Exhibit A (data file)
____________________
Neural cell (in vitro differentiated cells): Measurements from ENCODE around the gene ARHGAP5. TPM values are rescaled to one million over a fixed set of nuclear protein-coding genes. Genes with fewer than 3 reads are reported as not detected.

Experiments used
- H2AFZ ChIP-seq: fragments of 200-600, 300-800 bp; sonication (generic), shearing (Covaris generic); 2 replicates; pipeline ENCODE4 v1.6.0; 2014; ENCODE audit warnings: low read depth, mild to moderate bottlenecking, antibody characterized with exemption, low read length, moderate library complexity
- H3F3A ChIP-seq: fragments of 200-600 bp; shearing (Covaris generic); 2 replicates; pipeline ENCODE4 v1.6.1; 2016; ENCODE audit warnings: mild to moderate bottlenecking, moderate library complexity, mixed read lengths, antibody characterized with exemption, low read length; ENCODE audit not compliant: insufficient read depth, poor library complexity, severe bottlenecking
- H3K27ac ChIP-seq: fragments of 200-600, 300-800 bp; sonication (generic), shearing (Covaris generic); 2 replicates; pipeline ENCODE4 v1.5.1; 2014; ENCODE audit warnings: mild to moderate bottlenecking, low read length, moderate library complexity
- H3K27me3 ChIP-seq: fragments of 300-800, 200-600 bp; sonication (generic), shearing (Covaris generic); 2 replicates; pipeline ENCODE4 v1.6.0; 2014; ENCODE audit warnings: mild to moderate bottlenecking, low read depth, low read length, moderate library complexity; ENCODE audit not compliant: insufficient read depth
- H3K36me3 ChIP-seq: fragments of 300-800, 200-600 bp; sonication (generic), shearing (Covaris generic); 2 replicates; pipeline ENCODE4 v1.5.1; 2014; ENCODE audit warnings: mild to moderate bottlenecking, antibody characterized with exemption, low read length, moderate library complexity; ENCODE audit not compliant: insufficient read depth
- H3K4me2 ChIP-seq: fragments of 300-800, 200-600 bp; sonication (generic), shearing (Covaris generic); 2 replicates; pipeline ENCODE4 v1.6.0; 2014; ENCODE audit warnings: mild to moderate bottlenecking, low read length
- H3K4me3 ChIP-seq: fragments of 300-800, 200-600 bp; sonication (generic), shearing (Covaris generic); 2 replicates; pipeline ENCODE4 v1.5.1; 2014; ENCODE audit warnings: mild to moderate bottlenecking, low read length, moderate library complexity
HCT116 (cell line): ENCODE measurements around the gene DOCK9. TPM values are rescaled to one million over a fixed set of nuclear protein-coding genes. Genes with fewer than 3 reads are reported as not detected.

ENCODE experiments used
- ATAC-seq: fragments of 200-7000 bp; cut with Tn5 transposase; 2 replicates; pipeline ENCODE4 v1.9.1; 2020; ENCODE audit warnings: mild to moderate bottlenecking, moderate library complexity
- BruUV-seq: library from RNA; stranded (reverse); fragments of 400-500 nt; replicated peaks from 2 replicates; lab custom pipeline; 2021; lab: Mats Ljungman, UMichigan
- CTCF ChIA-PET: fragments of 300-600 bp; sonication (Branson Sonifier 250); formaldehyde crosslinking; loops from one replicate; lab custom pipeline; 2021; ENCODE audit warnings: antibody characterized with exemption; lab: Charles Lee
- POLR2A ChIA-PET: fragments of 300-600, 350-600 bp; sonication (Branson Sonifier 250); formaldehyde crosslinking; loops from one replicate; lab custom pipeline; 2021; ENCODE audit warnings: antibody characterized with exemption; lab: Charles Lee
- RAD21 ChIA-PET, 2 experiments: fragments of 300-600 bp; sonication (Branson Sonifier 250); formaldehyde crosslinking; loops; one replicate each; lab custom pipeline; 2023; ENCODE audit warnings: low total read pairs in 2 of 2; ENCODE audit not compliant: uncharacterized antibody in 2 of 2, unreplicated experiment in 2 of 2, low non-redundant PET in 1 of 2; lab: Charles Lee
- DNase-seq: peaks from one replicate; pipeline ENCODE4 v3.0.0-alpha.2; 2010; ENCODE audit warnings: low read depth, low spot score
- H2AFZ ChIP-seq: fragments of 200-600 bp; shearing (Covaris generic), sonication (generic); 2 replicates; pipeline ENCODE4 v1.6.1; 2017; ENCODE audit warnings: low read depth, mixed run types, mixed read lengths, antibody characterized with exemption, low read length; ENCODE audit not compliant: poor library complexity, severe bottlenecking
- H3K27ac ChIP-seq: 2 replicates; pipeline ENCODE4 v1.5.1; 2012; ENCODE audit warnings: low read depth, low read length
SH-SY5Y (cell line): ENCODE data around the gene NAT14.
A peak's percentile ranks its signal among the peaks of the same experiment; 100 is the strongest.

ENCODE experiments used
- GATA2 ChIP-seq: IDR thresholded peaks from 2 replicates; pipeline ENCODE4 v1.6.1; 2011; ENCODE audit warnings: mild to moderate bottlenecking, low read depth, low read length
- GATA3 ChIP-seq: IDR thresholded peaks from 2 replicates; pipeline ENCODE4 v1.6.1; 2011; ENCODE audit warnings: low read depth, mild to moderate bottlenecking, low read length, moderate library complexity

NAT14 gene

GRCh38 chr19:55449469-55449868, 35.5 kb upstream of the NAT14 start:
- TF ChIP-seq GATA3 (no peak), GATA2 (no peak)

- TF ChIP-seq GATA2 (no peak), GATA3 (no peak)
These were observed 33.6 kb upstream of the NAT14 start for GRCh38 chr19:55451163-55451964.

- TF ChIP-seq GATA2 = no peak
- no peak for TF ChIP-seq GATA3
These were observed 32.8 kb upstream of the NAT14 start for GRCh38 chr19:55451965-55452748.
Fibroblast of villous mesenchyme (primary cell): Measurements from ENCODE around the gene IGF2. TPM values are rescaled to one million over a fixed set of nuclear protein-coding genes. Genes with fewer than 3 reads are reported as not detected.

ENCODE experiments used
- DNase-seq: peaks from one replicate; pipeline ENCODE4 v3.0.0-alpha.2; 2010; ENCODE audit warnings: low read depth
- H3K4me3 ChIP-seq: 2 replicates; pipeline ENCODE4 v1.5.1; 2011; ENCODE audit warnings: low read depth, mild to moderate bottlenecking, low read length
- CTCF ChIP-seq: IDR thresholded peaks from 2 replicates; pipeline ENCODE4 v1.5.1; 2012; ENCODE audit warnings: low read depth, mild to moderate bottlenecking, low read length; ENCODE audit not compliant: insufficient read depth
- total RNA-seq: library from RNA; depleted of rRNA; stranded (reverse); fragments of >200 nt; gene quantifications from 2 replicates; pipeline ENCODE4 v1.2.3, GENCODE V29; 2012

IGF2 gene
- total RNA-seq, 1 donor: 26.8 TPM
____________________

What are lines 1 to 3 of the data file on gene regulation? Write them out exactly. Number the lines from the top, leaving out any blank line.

Neural cell (in vitro differentiated cells): Measurements from ENCODE around the gene ARHGAP5. TPM values are rescaled to one million over a fixed set of nuclear protein-coding genes. Genes with fewer than 3 reads are reported as not detected.

Experiments used
- H2AFZ ChIP-seq: fragments of 200-600, 300-800 bp; sonication (generic), shearing (Covaris generic); 2 replicates; pipeline ENCODE4 v1.6.0; 2014; ENCODE audit warnings: low read depth, mild to moderate bottlenecking, antibody characterized with exemption, low read length, moderate library complexity